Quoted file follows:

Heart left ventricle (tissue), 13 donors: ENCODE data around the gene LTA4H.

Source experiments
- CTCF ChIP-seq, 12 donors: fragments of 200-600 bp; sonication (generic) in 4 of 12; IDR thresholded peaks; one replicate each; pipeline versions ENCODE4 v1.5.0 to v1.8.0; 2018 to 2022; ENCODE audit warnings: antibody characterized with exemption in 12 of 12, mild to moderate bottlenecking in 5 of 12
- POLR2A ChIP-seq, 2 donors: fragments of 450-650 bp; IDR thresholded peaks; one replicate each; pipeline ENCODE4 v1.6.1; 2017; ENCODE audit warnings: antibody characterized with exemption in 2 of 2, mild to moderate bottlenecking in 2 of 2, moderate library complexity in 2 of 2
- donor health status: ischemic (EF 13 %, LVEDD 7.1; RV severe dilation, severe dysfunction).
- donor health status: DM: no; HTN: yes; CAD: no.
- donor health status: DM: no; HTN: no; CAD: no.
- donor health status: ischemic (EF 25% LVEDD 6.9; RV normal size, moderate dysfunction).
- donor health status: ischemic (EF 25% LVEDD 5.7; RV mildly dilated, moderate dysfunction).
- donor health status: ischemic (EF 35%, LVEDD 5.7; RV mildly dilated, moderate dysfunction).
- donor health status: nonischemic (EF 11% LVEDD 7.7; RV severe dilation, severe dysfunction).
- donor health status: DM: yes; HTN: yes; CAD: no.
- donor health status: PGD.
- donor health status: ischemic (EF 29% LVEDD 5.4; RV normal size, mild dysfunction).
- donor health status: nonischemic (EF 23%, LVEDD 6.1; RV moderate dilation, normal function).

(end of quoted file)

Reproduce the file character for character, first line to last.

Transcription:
Heart left ventricle (tissue), 13 donors: ENCODE data around the gene LTA4H.

Source experiments
- CTCF ChIP-seq, 12 donors: fragments of 200-600 bp; sonication (generic) in 4 of 12; IDR thresholded peaks; one replicate each; pipeline versions ENCODE4 v1.5.0 to v1.8.0; 2018 to 2022; ENCODE audit warnings: antibody characterized with exemption in 12 of 12, mild to moderate bottlenecking in 5 of 12
- POLR2A ChIP-seq, 2 donors: fragments of 450-650 bp; IDR thresholded peaks; one replicate each; pipeline ENCODE4 v1.6.1; 2017; ENCODE audit warnings: antibody characterized with exemption in 2 of 2, mild to moderate bottlenecking in 2 of 2, moderate library complexity in 2 of 2
- donor health status: ischemic (EF 13 %, LVEDD 7.1; RV severe dilation, severe dysfunction).
- donor health status: DM: no; HTN: yes; CAD: no.
- donor health status: DM: no; HTN: no; CAD: no.
- donor health status: ischemic (EF 25% LVEDD 6.9; RV normal size, moderate dysfunction).
- donor health status: ischemic (EF 25% LVEDD 5.7; RV mildly dilated, moderate dysfunction).
- donor health status: ischemic (EF 35%, LVEDD 5.7; RV mildly dilated, moderate dysfunction).
- donor health status: nonischemic (EF 11% LVEDD 7.7; RV severe dilation, severe dysfunction).
- donor health status: DM: yes; HTN: yes; CAD: no.
- donor health status: PGD.
- donor health status: ischemic (EF 29% LVEDD 5.4; RV normal size, mild dysfunction).
- donor health status: nonischemic (EF 23%, LVEDD 6.1; RV moderate dilation, normal function).